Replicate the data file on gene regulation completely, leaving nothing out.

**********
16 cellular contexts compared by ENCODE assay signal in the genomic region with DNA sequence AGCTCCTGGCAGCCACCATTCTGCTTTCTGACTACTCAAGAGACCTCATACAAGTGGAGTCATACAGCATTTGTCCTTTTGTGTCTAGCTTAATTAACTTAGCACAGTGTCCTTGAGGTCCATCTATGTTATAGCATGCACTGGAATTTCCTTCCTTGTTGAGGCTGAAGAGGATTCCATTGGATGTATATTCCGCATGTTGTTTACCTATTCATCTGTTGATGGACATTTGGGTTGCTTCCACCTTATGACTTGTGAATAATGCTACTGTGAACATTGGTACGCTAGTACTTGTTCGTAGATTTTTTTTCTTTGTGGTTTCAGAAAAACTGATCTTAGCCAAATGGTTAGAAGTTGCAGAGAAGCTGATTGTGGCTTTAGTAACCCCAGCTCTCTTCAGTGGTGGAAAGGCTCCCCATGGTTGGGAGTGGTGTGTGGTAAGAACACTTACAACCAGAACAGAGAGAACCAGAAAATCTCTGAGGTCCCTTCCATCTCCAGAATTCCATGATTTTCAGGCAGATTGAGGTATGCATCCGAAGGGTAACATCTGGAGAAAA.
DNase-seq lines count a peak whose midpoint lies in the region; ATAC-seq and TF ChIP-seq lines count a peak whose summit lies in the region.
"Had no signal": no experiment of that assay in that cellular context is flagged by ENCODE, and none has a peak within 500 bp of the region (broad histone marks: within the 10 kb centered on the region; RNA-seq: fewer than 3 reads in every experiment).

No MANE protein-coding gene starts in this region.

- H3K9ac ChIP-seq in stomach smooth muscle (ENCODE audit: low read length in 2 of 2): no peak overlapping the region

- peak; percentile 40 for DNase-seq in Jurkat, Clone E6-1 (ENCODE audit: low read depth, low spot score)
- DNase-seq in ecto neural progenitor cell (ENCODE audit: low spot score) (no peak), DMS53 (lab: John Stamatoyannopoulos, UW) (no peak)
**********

16 cellular contexts compared by ENCODE assay signal in the genomic region with DNA sequence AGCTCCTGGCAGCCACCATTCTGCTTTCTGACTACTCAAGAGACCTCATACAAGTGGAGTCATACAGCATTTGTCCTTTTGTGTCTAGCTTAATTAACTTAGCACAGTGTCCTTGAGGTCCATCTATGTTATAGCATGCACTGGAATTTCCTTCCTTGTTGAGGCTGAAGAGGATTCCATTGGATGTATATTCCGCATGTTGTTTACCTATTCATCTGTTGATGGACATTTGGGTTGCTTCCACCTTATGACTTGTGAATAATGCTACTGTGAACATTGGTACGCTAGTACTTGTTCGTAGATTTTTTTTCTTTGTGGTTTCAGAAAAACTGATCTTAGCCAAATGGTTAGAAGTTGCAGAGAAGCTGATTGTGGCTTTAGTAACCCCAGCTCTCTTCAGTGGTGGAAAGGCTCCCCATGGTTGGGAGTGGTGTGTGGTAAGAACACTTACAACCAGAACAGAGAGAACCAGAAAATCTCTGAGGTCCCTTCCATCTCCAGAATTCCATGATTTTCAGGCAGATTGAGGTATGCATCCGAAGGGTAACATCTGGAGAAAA.
DNase-seq lines count a peak whose midpoint lies in the region; ATAC-seq and TF ChIP-seq lines count a peak whose summit lies in the region.
"Had no signal": no experiment of that assay in that cellular context is flagged by ENCODE, and none has a peak within 500 bp of the region (broad histone marks: within the 10 kb centered on the region; RNA-seq: fewer than 3 reads in every experiment).

No MANE protein-coding gene starts in this region.

- H3K9ac ChIP-seq in stomach smooth muscle (ENCODE audit: low read length in 2 of 2): no peak overlapping the region

- peak; percentile 40 for DNase-seq in Jurkat, Clone E6-1 (ENCODE audit: low read depth, low spot score)
- DNase-seq in ecto neural progenitor cell (ENCODE audit: low spot score) (no peak), DMS53 (lab: John Stamatoyannopoulos, UW) (no peak)